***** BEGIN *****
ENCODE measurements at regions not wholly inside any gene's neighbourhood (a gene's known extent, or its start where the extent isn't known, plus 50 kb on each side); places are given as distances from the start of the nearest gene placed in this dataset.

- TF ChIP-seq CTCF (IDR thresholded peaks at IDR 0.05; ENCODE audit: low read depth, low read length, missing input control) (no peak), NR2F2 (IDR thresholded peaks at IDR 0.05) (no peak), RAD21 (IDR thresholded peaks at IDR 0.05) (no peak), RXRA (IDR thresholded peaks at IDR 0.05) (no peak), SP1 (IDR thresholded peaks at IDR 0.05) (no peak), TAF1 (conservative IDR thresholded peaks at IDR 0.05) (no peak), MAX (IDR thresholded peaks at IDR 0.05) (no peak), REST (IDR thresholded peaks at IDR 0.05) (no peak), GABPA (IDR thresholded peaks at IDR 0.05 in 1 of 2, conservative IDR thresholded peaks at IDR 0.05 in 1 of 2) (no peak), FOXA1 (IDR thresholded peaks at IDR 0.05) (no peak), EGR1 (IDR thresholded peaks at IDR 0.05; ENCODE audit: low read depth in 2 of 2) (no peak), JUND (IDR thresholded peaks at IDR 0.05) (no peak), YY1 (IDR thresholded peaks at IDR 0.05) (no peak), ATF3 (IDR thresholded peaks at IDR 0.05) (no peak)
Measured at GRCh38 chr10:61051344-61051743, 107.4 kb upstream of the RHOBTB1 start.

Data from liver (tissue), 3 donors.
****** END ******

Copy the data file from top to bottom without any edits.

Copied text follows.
ENCODE measurements at regions not wholly inside any gene's neighbourhood (a gene's known extent, or its start where the extent isn't known, plus 50 kb on each side); places are given as distances from the start of the nearest gene placed in this dataset.

- TF ChIP-seq CTCF (IDR thresholded peaks at IDR 0.05; ENCODE audit: low read depth, low read length, missing input control) (no peak), NR2F2 (IDR thresholded peaks at IDR 0.05) (no peak), RAD21 (IDR thresholded peaks at IDR 0.05) (no peak), RXRA (IDR thresholded peaks at IDR 0.05) (no peak), SP1 (IDR thresholded peaks at IDR 0.05) (no peak), TAF1 (conservative IDR thresholded peaks at IDR 0.05) (no peak), MAX (IDR thresholded peaks at IDR 0.05) (no peak), REST (IDR thresholded peaks at IDR 0.05) (no peak), GABPA (IDR thresholded peaks at IDR 0.05 in 1 of 2, conservative IDR thresholded peaks at IDR 0.05 in 1 of 2) (no peak), FOXA1 (IDR thresholded peaks at IDR 0.05) (no peak), EGR1 (IDR thresholded peaks at IDR 0.05; ENCODE audit: low read depth in 2 of 2) (no peak), JUND (IDR thresholded peaks at IDR 0.05) (no peak), YY1 (IDR thresholded peaks at IDR 0.05) (no peak), ATF3 (IDR thresholded peaks at IDR 0.05) (no peak)
Measured at GRCh38 chr10:61051344-61051743, 107.4 kb upstream of the RHOBTB1 start.

Data from liver (tissue), 3 donors.